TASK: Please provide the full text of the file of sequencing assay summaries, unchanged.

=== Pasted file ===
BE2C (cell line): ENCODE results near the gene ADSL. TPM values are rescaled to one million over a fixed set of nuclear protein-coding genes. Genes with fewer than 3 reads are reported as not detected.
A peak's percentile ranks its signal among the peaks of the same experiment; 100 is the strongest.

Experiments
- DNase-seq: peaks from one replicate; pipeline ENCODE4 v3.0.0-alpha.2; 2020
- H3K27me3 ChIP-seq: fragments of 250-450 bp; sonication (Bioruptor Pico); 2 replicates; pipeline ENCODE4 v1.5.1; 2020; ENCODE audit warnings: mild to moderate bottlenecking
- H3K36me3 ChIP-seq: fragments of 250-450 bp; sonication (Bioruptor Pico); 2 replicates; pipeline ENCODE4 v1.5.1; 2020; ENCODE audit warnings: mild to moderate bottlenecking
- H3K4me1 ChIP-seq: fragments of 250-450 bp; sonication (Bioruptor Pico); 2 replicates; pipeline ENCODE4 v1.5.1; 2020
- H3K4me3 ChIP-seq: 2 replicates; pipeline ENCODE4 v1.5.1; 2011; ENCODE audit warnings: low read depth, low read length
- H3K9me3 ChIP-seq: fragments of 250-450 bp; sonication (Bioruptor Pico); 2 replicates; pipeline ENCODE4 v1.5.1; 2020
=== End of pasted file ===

BE2C (cell line): ENCODE results near the gene ADSL. TPM values are rescaled to one million over a fixed set of nuclear protein-coding genes. Genes with fewer than 3 reads are reported as not detected.
A peak's percentile ranks its signal among the peaks of the same experiment; 100 is the strongest.

Experiments
- DNase-seq: peaks from one replicate; pipeline ENCODE4 v3.0.0-alpha.2; 2020
- H3K27me3 ChIP-seq: fragments of 250-450 bp; sonication (Bioruptor Pico); 2 replicates; pipeline ENCODE4 v1.5.1; 2020; ENCODE audit warnings: mild to moderate bottlenecking
- H3K36me3 ChIP-seq: fragments of 250-450 bp; sonication (Bioruptor Pico); 2 replicates; pipeline ENCODE4 v1.5.1; 2020; ENCODE audit warnings: mild to moderate bottlenecking
- H3K4me1 ChIP-seq: fragments of 250-450 bp; sonication (Bioruptor Pico); 2 replicates; pipeline ENCODE4 v1.5.1; 2020
- H3K4me3 ChIP-seq: 2 replicates; pipeline ENCODE4 v1.5.1; 2011; ENCODE audit warnings: low read depth, low read length
- H3K9me3 ChIP-seq: fragments of 250-450 bp; sonication (Bioruptor Pico); 2 replicates; pipeline ENCODE4 v1.5.1; 2020